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News and Resources

Rain barrels keep runoff out of the bay - September 29, 2011

Two weeks ago, in our column "Did the Recent Storms Hurt Our Waterways?," our education coordinator explained that while we can easily see the negative effects of mismanaged stormwater on land by looking at closed roads, damaged houses and eroding shorelines, the detrimental effects upon our waterways are significant as well, if not as readily apparent.

The clean water and living resources within our coastal bays are a great economic asset to Ocean City and the surrounding area for a number of reasons, perhaps the most obvious being that much of the tourism in the area is based around outdoor recreational activities. Even if you are not a waterman or outdoors enthusiast, the value of clean water ripples throughout all of our lives.

With all of the rain we have been having, this is a good time to remind people about their personal ability to contribute to better water quality.

An increasingly popular way to be part of the solution is to install a rain barrel. Before getting into how rain barrels work let's quickly refresh our minds as to why improperly managed stormwater is a problem.

Historically this area was covered with saltmarsh, wet forests and creeks with wide floodplains. That environmental infrastructure was an effective sponge, readily soaking up water and mitigating flood problems. As the area was developed, much of that infrastructure was traded for other needs such as roads, parking lots and buildings.

These types of infrastructure are known collectively as impervious surfaces, meaning they don't absorb water but instead cause it to pool and run off of the land at roughly ten times the rate of vegetated ground. The more water you have the faster it flows. Even our rivers and creeks, in this flat terrain, evince this.

Water moving at a faster pace will scour the surfaces it passes over more intensely causing petrol products, sediment and bacteria (to name a few pollutants) to flow quickly into our water bodies without time for the ground, a natural filter, to do its job.

The effects of this are well documented and include algal blooms, unsafe swimming water and the loss of economically important fish and shellfish habitat.

Compared to some of our other large-scale environmental problems, stormwater management is a problem that grassroots efforts can directly put a significant dent in. Also, at home stormwater mitigation methods can provide benefits to those who choose to adopt them and so now we are back to rain barrels.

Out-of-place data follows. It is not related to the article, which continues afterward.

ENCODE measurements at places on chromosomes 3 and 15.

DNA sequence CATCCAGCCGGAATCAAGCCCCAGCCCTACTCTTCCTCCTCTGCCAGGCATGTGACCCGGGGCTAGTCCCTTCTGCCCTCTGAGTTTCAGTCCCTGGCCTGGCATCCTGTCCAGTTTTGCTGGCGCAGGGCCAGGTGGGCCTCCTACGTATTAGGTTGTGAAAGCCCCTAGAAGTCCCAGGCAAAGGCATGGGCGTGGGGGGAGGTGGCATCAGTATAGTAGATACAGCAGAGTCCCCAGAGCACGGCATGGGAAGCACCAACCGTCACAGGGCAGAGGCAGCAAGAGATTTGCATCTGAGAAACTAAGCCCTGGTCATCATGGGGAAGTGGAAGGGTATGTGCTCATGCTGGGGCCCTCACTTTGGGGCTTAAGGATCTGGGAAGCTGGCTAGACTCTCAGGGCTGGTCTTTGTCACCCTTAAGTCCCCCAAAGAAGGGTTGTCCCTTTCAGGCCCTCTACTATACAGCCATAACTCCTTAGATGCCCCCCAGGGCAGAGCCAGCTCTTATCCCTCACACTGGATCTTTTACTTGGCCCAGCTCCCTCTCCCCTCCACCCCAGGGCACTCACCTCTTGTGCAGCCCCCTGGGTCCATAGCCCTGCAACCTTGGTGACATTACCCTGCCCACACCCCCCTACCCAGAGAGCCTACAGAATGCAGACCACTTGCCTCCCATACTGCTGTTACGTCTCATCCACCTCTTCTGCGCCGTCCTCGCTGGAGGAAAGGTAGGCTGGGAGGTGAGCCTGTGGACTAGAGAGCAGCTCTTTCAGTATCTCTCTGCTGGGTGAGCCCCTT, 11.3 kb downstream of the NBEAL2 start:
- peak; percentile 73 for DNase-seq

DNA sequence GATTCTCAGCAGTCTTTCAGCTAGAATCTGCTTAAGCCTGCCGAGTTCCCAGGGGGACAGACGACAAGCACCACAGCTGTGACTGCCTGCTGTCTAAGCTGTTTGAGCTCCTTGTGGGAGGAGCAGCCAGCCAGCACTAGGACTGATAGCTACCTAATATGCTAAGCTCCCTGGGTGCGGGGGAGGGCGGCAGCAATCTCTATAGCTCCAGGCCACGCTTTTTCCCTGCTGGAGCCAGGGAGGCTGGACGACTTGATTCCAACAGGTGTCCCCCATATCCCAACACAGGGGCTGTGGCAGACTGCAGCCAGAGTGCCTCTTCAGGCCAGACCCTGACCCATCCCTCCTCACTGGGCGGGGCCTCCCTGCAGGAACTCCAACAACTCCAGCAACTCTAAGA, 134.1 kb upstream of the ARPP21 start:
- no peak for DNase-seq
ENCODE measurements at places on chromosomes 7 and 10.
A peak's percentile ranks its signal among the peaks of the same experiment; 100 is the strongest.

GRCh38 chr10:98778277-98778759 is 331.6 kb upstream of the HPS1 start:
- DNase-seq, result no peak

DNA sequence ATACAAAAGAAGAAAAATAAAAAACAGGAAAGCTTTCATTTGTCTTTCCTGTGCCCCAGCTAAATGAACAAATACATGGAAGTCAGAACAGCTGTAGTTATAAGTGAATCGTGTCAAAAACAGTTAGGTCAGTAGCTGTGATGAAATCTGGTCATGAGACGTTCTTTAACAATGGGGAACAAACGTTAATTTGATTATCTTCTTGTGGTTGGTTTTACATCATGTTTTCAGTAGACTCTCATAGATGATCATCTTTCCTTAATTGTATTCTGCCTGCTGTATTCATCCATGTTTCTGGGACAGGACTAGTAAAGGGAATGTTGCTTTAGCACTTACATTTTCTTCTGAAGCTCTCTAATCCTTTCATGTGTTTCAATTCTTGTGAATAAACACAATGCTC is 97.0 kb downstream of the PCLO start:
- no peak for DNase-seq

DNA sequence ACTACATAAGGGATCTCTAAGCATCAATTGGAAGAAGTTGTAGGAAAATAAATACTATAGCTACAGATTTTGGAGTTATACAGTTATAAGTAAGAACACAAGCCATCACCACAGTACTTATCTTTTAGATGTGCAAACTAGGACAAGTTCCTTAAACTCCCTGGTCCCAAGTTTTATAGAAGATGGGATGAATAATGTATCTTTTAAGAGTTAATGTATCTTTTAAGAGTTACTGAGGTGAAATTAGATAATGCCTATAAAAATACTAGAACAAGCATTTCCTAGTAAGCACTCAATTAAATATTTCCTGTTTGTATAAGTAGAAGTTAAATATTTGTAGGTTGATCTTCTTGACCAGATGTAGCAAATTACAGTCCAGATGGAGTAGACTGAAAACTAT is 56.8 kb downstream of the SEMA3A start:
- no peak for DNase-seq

There are many videos online that can teach you how to build a rain barrel as an easy weekend project and local organizations such as Grow Berlin Green sell them at a heavily discounted price (about $30 for a barrel that comes ready for connection to your downspout).

In the simplest sense, that is all a rain barrel is: a drum attached to your rainspout which collects water for release at a later time via a spigot at the bottom of the barrel.

Most rain barrels hold 55 gallons but you can connect additional barrels to hold as much water as you care to.

This water can later be used for a variety of purposes like washing your car or watering your lawn and garden. A garden hose or soaker hose can be attached to the spigot for more convenient use of your captured water and the entire barrel system can be put on top of cinderblocks or some other sturdy platform in order to increase the water pressure in your hose.

If you are concerned about the aesthetics of a 55 gallon barrel in front of your house keep in mind that you can paint your barrel to match your home. Also, please consider using a rain barrel even if you can't think of a use for the water you collect.

Just opening the spigot and allowing the barrel to empty on a hot day or during a dry spell is better than having that same water be part of the flood rushing into waterways during a heavy rain event.

For more information regarding the benefits of stormwater management on the household or community scale visit, check out our Home Owner's Guide at: or email

Bill Mahoney is the education intern at the Maryland Coastal Bays Program 

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